Angie Cockrell and Mike Leland Performing at Bluestone Steakhouse


Angie is one of those vocalists that captures you with her heart and her voice. She has a special gentleness and genuineness that is very rare in society today, attending one of her performances is truly a treat.

Angie’s mission is to touch listeners with God’s gift of music. Her voice – a rich, heart-melting voice – is a rare one that conjures up comparisons to Linda Ronstadt, Ann Wilson, Sarah Vaughan, Patsy Cline, Karen Carpenter, Etta James, and Eva Cassidy. Growing up with influences like Barbara Streisand, Ella Fitzgerald, Stevie Wonder, The Beatles, Patsy Cline, James Taylor, Carole King, and Eva Cassidy, Angie’s versatility spans jazz, contemporary Christian, Gospel, country, blues, and soft rock.TooHot_058

You have 2 opportunities each week to see and hear Angie, she and Mike Leland perform many your jazz favorites and a few surprises at Bluestone Steakhouse and Seafood every Wednesday and Thursday night from 6-9 pm. Bring your family and friends enjoy a wonderful dinner, soft sultry music, all in the intimate atmosphere that is Bluestone. Is there a better way to spend an evening? We don’t think so…:-)


These shows are a Tulsa Jazz Music Group Production.


Wednesday July 15th 2015  6 pm to 9 pm

Thursday June 16th 2015  6 pm to 9 pm

Location: 10032 S Sheridan Rd, Tulsa, OK 74133

Phone: 918-296-9889

Angie’s Website:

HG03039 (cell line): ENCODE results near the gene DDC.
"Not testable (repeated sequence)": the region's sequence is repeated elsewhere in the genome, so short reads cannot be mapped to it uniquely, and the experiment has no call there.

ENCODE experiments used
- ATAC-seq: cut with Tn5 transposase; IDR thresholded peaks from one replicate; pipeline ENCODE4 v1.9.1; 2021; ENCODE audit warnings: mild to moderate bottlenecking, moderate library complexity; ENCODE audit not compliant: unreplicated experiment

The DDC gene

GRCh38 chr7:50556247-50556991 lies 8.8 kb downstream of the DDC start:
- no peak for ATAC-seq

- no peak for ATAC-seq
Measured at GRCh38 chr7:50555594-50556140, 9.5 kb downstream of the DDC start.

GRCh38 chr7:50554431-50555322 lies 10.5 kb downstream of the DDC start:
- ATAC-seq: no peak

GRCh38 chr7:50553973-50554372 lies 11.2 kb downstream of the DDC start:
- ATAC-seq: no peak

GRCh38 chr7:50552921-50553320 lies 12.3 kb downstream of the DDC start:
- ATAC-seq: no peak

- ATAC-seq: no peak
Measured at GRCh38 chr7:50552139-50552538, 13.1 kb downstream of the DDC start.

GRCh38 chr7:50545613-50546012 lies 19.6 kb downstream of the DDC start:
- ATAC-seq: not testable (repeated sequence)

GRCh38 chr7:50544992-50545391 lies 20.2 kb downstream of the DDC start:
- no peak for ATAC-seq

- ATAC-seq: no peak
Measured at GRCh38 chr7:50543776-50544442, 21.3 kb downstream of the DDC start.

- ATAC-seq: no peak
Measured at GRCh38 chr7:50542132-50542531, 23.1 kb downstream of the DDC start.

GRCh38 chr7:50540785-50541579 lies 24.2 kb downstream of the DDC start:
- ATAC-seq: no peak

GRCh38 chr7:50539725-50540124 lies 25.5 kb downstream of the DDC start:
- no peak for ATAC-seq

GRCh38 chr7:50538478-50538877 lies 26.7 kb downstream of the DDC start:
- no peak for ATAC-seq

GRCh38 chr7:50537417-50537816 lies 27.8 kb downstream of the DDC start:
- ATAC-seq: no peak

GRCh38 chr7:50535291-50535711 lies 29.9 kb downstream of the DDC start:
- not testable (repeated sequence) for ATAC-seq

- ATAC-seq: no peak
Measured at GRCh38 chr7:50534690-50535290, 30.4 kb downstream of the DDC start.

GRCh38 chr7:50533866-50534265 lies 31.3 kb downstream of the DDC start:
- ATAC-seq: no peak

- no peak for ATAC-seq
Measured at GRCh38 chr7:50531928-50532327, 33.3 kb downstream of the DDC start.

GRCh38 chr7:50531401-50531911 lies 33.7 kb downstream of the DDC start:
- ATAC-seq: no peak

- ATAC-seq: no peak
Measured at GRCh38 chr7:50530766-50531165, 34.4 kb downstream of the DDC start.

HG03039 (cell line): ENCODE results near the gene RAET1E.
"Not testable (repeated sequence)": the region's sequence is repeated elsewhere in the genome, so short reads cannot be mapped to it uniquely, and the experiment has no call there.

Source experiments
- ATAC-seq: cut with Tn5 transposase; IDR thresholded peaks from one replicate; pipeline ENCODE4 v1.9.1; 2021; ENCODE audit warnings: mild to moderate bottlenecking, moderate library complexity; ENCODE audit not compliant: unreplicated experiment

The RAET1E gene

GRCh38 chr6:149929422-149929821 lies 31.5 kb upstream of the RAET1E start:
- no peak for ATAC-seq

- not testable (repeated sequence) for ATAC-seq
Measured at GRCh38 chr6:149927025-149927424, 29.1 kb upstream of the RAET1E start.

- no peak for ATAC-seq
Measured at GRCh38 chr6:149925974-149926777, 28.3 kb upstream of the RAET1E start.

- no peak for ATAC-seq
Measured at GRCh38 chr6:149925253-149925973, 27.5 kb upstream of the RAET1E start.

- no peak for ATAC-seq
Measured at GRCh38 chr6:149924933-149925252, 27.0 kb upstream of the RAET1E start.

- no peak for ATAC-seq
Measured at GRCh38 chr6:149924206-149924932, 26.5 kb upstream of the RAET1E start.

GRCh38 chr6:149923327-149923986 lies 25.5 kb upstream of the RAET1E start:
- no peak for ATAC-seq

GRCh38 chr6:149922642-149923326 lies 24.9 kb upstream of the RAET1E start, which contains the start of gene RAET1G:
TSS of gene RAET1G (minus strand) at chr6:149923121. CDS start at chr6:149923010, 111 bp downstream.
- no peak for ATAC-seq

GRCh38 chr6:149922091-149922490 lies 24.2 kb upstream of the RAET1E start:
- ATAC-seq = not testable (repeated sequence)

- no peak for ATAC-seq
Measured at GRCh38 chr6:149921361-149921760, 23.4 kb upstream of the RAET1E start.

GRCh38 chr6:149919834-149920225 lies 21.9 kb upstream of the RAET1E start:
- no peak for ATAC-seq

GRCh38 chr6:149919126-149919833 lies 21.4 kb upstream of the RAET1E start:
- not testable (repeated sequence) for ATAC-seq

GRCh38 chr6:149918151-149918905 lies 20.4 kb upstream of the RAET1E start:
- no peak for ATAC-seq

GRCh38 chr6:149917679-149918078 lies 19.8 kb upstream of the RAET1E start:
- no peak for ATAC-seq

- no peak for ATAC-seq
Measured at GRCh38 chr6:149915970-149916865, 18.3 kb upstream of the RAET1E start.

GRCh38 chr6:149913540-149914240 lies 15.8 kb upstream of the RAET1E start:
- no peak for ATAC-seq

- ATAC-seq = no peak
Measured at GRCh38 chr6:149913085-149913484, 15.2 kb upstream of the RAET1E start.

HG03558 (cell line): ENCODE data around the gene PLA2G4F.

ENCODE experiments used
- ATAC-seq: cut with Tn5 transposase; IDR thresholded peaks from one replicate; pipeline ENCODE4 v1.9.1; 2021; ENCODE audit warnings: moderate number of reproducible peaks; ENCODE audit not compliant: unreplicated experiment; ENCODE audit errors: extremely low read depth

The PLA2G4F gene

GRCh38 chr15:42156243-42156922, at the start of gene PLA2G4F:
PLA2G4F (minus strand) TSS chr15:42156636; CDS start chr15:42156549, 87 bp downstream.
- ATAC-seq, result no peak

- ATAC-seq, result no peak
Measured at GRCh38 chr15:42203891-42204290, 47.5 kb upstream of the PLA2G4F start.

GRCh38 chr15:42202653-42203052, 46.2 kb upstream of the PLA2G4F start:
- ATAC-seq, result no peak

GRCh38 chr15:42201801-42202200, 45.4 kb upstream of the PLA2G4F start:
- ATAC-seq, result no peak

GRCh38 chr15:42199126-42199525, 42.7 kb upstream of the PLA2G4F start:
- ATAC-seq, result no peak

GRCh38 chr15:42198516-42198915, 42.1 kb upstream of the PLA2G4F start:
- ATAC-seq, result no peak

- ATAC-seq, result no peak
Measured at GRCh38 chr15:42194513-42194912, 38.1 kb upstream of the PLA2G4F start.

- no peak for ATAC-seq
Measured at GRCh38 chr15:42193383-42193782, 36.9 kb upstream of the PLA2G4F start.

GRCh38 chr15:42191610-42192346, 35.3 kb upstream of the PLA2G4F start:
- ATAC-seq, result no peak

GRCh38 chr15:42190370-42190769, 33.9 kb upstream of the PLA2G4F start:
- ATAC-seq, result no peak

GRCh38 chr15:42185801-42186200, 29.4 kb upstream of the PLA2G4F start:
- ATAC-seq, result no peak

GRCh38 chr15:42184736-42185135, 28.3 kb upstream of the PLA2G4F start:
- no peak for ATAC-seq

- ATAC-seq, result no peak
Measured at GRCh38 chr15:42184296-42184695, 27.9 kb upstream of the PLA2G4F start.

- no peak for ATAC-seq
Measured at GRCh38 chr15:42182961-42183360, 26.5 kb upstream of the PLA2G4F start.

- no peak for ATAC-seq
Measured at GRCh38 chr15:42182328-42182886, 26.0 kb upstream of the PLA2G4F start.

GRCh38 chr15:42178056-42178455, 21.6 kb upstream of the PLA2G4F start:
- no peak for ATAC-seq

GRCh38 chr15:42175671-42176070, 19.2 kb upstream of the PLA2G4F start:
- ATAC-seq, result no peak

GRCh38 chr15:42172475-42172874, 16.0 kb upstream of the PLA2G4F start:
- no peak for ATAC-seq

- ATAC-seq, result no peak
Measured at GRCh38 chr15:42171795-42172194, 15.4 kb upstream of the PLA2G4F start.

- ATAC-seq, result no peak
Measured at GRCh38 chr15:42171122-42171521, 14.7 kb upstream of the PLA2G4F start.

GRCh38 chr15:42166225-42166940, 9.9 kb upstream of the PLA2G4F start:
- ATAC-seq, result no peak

Angie’s Facebook Page

Bluestone Steakhouse Website:


Darell Christopher Performs at The Oklahoma Jazz Hall of Fame


Darell Christopher Brings Spring Break Show to the Jazz Depot


            For a while there, vocalist Darell Christopher thought about calling Sunday’sJazz Depot show March Madness.

Instead, he settled on Spring Break. After all, it’s about happiness, not madness. And it’s also about finally getting a break from what has sometimes seemed like an interminable Oklahoma winter.

“Everybody’s ready to get rid of winter,” he explains. “We’re ready to move on into spring and summer. So we just want to have some happy music, R&B and jazz, and make people feel like, `Wow. The sun has come out and spring is here.’ I think everybody is ready for a little sunshine, a little happiness – and we just want to play some music that makes people feel good.”

Bill Withers

Cover of Bill Withers

So patrons can expect a tune or two from legendary soul singer Bill Withers, for instance, as well as George Gershwin’s “Summertime.” They can also expect a group of musicians who Christopher believes too often perform “under the radar.”

“These guys just don’t want a lot of attention, but people are always in for a treat when they hear them play,” he says. “I’m always trying to get them out there to do more solos and just enjoy the fact that they’re extremely talented musicians.”

The band includes Spike Gore, perhaps best known as the regular drummer for the late Earl Clark’s band Spectrum, along with guitarist Mark Furnas and keyboardist Aaron Henderson.

“Aaron and I started playing together several years ago, when he was teaching music at Booker T. Washington [High School],” notes Christopher. “He’s still teaching, but he’s also the music director for a wonderful church, Faith Christian out in north Tulsa. I like him because he has that gospel feel, but he also brings in R&B. He’s just an amazing musician, and he arranges music. I could not do it without him.

“He’s the maestro. We don’t call him Aaron; we call him the maestro, and it’s just been a blast to play with him for the last few years. ”

“Spike Gore,” Christopher adds, “is one of the best drummers I know. I don’t know if it’s his gospel roots or his rhythm, but I come alive when he’s drumming back there. I get excited, because he’s just a great drummer.”